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Birmingham growth plan with 6,000 houses in Sutton green belt is approved

Birmingham growth plan with 6,000 houses in Sutton green belt is approved

🕔21.Apr 2016

An entire new community with up to 6,000 houses, shops and schools could be built in the Sutton Coldfield green belt after the Planning Inspectorate approved the controversial proposal.

Countryside campaigners were horrified, but can hardly have been surprised, to learn that the Birmingham Development Plan setting out housing and employment growth over the next 15 years has been approved, although the council did not get everything it wanted.

Proposals to build homes at the North Worcestershire golf course were rejected, while the amount of green belt land reserved for industrial development at Peddimore, near Minworth, was reduced by ten per cent from 195 to 175 acres.

The Planning Inspectorate ruled there were exceptional circumstances to warrant development at Langley and Peddimore, but also said there could be no further green belt development in Birmingham for 10 years

The council succeeded in getting approval for a 29.5 acre life sciences economic zone in Selly Oak and Edgbaston which is expected to provide up to 2,400 jobs.

The decision means that the council can press ahead with building up to 6,000 houses in Langley, Sutton Coldfield, after defeating a ‘save our countryside’ campaign led by Conservative councillors and the town’s Tory MP Andrew Mitchell.

The Birmingham Development Plan allows for 89,000 new homes for Birmingham up to 2031, although there is space on brownfield land within the city boundary for only 51,000 of these, leaving sites in Worcestershire, Staffordshire and Warwickshire to be identified for the remaining dwellings.

It also allows for nearly 750 acres of land to create jobs, 85 acres of retail floor space and 185 acres of offices.

Langley, with 6,000 homes, will be one of the larger green belt developments in the country.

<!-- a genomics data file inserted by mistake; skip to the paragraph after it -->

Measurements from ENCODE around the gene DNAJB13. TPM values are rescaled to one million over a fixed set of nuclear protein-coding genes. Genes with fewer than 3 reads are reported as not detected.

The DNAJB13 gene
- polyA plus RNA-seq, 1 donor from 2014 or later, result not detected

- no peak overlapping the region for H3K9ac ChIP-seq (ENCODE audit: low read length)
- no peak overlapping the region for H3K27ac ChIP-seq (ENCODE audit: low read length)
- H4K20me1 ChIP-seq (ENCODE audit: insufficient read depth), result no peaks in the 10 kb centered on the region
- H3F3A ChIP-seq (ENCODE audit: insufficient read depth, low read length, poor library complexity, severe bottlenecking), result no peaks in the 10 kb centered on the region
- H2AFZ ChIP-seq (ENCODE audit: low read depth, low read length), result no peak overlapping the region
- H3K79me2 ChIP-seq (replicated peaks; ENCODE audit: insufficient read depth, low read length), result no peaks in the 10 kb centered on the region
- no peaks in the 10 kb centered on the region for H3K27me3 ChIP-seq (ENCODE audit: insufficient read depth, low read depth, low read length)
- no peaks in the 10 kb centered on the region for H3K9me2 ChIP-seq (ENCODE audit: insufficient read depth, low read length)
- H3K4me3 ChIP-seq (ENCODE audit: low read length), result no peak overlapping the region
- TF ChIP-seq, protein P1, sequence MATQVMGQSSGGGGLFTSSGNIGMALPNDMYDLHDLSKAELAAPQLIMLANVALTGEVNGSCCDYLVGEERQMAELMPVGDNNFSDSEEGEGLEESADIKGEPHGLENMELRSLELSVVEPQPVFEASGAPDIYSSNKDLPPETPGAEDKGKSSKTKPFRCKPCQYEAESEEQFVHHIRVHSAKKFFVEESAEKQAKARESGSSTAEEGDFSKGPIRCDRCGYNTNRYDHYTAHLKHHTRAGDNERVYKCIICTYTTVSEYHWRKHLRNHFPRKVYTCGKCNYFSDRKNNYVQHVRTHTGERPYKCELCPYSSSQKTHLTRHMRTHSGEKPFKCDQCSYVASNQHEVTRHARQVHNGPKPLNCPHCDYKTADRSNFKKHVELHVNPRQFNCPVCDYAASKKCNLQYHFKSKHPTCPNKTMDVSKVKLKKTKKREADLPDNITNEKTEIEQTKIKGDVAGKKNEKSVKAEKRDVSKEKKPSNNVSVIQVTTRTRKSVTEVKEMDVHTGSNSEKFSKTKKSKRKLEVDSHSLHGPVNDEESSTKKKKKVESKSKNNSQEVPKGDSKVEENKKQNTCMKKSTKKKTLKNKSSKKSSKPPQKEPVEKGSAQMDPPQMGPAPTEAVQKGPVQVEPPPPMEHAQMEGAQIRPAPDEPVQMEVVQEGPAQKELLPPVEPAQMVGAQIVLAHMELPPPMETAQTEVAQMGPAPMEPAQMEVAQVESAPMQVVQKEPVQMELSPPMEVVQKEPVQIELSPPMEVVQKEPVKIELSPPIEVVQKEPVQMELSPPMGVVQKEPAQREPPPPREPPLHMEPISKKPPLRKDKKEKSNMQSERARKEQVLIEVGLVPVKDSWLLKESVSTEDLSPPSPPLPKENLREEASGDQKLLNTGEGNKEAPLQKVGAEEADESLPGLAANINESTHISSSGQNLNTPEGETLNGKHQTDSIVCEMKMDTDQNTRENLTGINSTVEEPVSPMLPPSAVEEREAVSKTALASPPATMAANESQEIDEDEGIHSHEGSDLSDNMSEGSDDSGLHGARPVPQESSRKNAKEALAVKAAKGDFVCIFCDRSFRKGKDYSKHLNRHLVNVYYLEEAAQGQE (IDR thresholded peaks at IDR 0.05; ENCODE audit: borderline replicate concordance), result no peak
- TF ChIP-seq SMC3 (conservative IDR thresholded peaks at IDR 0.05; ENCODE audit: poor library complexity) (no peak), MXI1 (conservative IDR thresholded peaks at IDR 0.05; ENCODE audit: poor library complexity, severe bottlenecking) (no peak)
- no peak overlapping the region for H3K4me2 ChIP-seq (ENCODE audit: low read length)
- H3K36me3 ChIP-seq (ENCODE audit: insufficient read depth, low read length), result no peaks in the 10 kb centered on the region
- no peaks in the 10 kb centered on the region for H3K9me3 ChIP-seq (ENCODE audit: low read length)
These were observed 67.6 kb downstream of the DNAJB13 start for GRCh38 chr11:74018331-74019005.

Approval follows a recent decision by Communities Secretary Greg Clark to allow 1,500 houses to be built on green belt land near Gloucester.

Mr Clark alarmed countryside campaigners by deciding that planning permission for building on green belt land can be given where there is a proven significant local need for housing, rather than the current ruling which says there must be “exceptional circumstances” to warrant development.

The next two or three years will prove critical if the Government is to deliver on promises to address the country’s housing shortage.

The new West Midlands Combined Authority, due to come into existence in June, will be expected to co-ordinate a region-wide response with some experts suggesting the WMCA area could accommodate up to 200,000 new homes. The issue is likely to be at the top of the ‘to do’ agenda for the metro mayor, who will be elected next year.

Birmingham city council is stressing that only a tiny proportion of the 89,000 homes required by 2031 will be built in the green belt. Most will be located on previously developed brownfield land.

Waheed Nazir, the council’s strategic director for economy, said:

This is a major success and means we can get on with the job of providing much-needed housing and employment opportunities in the city.

It is critical in supporting the city’s growth agenda and our ambition for it to be an enterprising, innovative and green city, delivering sustainable growth to meet the needs of its population and strengthening its global competitiveness.

Crucially, the inspector has endorsed both our approach to the release of land on the green belt and the dealing with the housing shortfall.

The council issued the following ‘key points’ about the Langley development:

  • A unique opportunity in Sutton Coldfield for the development of around 6,000 homes
  • Supported by exemplar infrastructure and facilities
  • Destination of choice for families. Mix of house sizes, types and tenures
  • The development will achieve the highest standards of design and sustainability, and be integrated into the existing community
  • Integrated and sustainable public infrastructure links including bus rapid transit/’ SPRINT’ which will serve the site and connect Langley to Sutton town centre and the city centre
  • A strategic green corridor connecting New Hall Valley Country Park through Langley to the Green Belt
  • New junction with the A38 and new connections into the area
  • A Supplementary Planning Document for Langley setting out the detail will be published for consultation in summer.

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